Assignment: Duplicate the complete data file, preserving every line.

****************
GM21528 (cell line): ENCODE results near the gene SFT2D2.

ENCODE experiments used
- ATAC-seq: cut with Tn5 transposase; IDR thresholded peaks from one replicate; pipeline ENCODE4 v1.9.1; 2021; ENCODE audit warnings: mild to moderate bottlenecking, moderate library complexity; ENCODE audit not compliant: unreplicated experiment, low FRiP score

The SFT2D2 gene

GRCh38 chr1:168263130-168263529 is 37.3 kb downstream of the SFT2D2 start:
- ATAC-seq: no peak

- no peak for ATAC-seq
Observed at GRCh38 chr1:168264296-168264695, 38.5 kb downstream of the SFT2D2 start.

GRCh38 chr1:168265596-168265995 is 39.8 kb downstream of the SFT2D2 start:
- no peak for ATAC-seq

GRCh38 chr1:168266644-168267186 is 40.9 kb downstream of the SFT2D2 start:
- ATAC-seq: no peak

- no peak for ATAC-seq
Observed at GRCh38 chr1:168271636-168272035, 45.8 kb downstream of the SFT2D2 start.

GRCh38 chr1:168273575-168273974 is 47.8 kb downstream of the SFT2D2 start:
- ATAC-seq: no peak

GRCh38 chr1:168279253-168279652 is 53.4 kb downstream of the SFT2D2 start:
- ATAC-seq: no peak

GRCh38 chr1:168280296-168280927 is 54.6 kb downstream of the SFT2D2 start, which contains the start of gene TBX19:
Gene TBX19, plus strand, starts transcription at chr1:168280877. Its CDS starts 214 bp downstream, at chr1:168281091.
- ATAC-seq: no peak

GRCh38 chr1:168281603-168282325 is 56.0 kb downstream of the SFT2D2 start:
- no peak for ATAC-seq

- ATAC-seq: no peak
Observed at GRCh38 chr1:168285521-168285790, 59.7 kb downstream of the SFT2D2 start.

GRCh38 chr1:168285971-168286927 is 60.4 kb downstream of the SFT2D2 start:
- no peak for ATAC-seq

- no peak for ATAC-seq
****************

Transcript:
GM21528 (cell line): ENCODE results near the gene SFT2D2.

ENCODE experiments used
- ATAC-seq: cut with Tn5 transposase; IDR thresholded peaks from one replicate; pipeline ENCODE4 v1.9.1; 2021; ENCODE audit warnings: mild to moderate bottlenecking, moderate library complexity; ENCODE audit not compliant: unreplicated experiment, low FRiP score

The SFT2D2 gene

GRCh38 chr1:168263130-168263529 is 37.3 kb downstream of the SFT2D2 start:
- ATAC-seq: no peak

- no peak for ATAC-seq
Observed at GRCh38 chr1:168264296-168264695, 38.5 kb downstream of the SFT2D2 start.

GRCh38 chr1:168265596-168265995 is 39.8 kb downstream of the SFT2D2 start:
- no peak for ATAC-seq

GRCh38 chr1:168266644-168267186 is 40.9 kb downstream of the SFT2D2 start:
- ATAC-seq: no peak

- no peak for ATAC-seq
Observed at GRCh38 chr1:168271636-168272035, 45.8 kb downstream of the SFT2D2 start.

GRCh38 chr1:168273575-168273974 is 47.8 kb downstream of the SFT2D2 start:
- ATAC-seq: no peak

GRCh38 chr1:168279253-168279652 is 53.4 kb downstream of the SFT2D2 start:
- ATAC-seq: no peak

GRCh38 chr1:168280296-168280927 is 54.6 kb downstream of the SFT2D2 start, which contains the start of gene TBX19:
Gene TBX19, plus strand, starts transcription at chr1:168280877. Its CDS starts 214 bp downstream, at chr1:168281091.
- ATAC-seq: no peak

GRCh38 chr1:168281603-168282325 is 56.0 kb downstream of the SFT2D2 start:
- no peak for ATAC-seq

- ATAC-seq: no peak
Observed at GRCh38 chr1:168285521-168285790, 59.7 kb downstream of the SFT2D2 start.

GRCh38 chr1:168285971-168286927 is 60.4 kb downstream of the SFT2D2 start:
- no peak for ATAC-seq

- no peak for ATAC-seq